Wednesday, April 26, 2006

Brian Rudman: Travelling full speed ahead down the motorway to nowhere

As oil prices rocket into the stratosphere and Antarctica melts into the sea as a result of global warning, what do our politicians focus on? Building more highways through Auckland and, because the existing ones don't work, devising ways to tax the poorest road users out of their cars.

The Ministry of Transport's consultation exercise promoting "road pricing" as a solution to Auckland road congestion is yet another desperate attempt by petrol-sniffing bureaucrats and politicians to avoid the obvious.

That the 50-year reign of King Road has left Auckland transport in a state of near-paralysis and it's time to rejoin the rest of the civilised world and establish a modern, 21st century public transport system.

At least the regional councillors at last week's Regional Land Transport Committee appear to have noted the less-than-enthusiastic discussion that accompanied the ministry's massive road pricing options report, taken the hint and given it the thumbs-down.

This is more than can be said for the assorted city councillors from across the region on the committee who see road pricing as a last straw worth grabbing at. Even though it's no answer, as the report, if they'd read it carefully, makes clear.

The reality is, this whole road pricing exercise is a pointless and expensive sideshow, and from the careful neutrality of Government comment, one suspects ministers are hoping the quicker the whole show is relegated to a dusty ministry shelf and forgotten, the better.

Putting aside all the inequities and inefficiencies of road pricing, as a solution to Auckland's transport woes it has one glaring fault.

If it actually succeeds in its mission of freeing up the motorways by pricing motorists out of their cars, this will trigger the immediate collapse, from overloading, of our grossly inadequate public transport system.

Now call me stupid, but wouldn't it be more sensible, before you try to force people off the highways, to have in place an alternative rapid transport system?

Indeed, chances are if such an option were available, enough motorists would happily take to it, what with congestion and fuel price hikes, before the stick of road pricing was even waved in their direction.

The Government talks the public transport jargon, but remains in the thrall of the road builders.

The people of Auckland, via the regional council, have a $1.6 billion public transport investment plan spread over 10 years which would revolutionise passenger transport.

But we're $700 million short, and cannot realistically expect to finance the difference out of property rate increases.

This means that without Government help, a modern, electrified commuter rail service is out of reach.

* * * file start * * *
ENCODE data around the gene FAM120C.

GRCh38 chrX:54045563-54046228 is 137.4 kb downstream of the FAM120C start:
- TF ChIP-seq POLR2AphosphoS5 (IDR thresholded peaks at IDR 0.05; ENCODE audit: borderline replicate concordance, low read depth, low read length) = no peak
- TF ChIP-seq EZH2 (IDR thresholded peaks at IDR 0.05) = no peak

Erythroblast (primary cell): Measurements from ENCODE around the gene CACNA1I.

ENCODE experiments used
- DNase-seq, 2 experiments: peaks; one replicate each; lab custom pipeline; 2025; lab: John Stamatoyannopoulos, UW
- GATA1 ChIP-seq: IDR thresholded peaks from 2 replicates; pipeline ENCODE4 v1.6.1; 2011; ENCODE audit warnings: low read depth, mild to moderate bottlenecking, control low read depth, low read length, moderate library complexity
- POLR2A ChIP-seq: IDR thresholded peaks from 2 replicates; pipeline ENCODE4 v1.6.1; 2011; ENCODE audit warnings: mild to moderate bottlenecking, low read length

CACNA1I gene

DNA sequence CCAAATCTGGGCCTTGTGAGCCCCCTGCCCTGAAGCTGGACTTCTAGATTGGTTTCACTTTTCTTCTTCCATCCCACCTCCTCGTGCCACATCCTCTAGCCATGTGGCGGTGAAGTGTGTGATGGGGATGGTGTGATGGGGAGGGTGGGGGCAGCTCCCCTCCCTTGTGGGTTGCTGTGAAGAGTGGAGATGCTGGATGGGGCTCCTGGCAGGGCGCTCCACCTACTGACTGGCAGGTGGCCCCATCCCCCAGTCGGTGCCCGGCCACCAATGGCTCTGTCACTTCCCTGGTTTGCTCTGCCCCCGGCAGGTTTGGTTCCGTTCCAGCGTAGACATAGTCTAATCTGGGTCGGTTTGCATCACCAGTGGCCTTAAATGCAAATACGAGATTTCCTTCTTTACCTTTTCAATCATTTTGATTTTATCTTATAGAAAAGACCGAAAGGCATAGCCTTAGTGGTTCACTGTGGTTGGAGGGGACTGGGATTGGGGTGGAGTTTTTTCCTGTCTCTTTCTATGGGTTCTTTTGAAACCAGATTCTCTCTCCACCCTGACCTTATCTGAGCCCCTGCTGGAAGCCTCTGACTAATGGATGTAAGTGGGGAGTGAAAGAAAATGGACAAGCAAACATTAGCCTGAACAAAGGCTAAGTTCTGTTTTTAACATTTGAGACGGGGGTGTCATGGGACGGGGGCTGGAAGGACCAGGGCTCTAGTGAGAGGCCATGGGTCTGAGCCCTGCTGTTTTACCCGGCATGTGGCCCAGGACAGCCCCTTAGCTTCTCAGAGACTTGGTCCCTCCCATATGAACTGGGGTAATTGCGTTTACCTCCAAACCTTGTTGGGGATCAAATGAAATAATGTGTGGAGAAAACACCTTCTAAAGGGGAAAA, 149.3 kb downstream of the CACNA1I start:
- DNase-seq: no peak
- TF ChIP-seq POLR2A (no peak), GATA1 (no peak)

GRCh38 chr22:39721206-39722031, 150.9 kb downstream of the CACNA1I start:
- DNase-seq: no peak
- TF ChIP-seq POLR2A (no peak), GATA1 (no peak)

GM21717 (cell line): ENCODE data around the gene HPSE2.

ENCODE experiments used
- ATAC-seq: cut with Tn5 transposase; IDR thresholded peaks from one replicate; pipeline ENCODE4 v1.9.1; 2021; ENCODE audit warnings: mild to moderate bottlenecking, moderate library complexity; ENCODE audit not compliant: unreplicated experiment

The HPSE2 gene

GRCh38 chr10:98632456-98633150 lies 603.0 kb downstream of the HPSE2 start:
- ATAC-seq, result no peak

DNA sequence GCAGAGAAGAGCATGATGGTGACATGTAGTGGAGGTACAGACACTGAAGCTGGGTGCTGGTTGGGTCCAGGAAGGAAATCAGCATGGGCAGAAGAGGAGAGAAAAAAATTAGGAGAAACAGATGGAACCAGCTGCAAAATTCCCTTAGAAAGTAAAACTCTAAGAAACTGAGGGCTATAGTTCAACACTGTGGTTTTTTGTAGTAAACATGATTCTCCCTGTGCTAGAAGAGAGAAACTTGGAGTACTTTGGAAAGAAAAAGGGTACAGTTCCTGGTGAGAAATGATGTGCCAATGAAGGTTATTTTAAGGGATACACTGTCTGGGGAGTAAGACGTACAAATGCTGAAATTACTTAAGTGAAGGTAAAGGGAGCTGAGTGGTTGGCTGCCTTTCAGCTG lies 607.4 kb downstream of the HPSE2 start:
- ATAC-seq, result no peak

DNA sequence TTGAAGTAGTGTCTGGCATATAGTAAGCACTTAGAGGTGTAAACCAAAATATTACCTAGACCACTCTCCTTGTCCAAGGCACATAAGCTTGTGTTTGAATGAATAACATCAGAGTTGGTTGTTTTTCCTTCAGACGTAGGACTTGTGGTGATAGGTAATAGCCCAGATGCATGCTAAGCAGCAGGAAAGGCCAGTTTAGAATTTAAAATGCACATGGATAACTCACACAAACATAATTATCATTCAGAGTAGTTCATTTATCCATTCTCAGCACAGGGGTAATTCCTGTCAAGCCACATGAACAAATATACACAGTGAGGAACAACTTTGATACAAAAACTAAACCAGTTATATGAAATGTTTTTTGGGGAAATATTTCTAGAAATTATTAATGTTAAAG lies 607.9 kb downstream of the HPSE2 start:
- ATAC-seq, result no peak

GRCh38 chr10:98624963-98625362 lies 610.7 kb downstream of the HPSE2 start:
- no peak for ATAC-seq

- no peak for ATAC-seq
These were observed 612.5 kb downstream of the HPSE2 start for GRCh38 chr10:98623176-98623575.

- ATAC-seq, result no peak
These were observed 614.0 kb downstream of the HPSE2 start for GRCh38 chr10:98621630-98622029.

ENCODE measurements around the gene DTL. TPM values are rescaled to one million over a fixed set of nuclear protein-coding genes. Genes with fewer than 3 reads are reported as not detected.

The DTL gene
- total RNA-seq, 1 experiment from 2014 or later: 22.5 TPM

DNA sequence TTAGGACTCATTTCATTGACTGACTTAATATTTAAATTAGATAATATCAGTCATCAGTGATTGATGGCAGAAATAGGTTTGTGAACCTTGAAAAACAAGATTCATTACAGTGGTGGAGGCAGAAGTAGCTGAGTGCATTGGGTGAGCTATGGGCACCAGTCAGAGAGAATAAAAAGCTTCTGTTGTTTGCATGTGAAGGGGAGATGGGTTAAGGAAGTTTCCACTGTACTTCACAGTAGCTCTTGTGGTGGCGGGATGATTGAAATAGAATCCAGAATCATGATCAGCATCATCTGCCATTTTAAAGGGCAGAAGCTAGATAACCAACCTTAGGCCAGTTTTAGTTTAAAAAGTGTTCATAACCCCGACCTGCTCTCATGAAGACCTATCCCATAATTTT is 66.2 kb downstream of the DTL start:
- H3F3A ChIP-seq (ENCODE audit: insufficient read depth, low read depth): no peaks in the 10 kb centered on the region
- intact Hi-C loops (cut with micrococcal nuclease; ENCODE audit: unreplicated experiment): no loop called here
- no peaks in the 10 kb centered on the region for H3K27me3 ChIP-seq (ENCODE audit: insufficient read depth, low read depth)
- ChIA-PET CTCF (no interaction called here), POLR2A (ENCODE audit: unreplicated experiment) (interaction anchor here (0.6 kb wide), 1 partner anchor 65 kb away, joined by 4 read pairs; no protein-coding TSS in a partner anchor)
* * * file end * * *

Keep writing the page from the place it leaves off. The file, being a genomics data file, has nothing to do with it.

But without it, all the road pricing in the world will solve nothing, except make travel on the motorways faster for truck drivers and others who can pass the costs on, and passengers in Crown limousines.

If there is no more money in the Government coffers to do both roads and public transport, then the answer is to reprioritise. Dip into the roads budget and buy some electric trains instead, and dig that 70-year-old dream rail tunnel under Auckland.

A recent paper by Australian urban planners Paul Mees and Jago Dodson refers to Auckland as "an extreme case study" of "one of the most extreme automobile-oriented transport policies pursued by any major city between the 1950s and 1980s".

Auckland is "one of the world's most car-dependent" cities while "public transport usage rates are among the lowest in the world".

They point to bureaucrats and politicians who mouth pro-public transport platitudes but are locked into pro-road policies.

The ARC transport planning model is, they say, biased in favour of motorways. They point to public transport use declining by more than half between 1986 and 1991 as a consequence of privatisation and a fall-off in services.

The two academics don't leave central Government off the hook.

They note the lack of a national agency responsible for planning public transport within New Zealand's cities in contrast to Transit New Zealand, which has "substantial organisational capacity to advocate for new road construction.

Hence while the roads agency has direct access to the Minister of Transport, there is no such avenue of access for public transport advocacy."

Every Aucklander should read this paper.

Then start advocating. You'll find it in "publications" on the website www.griffith.edu.au/centre/urp/

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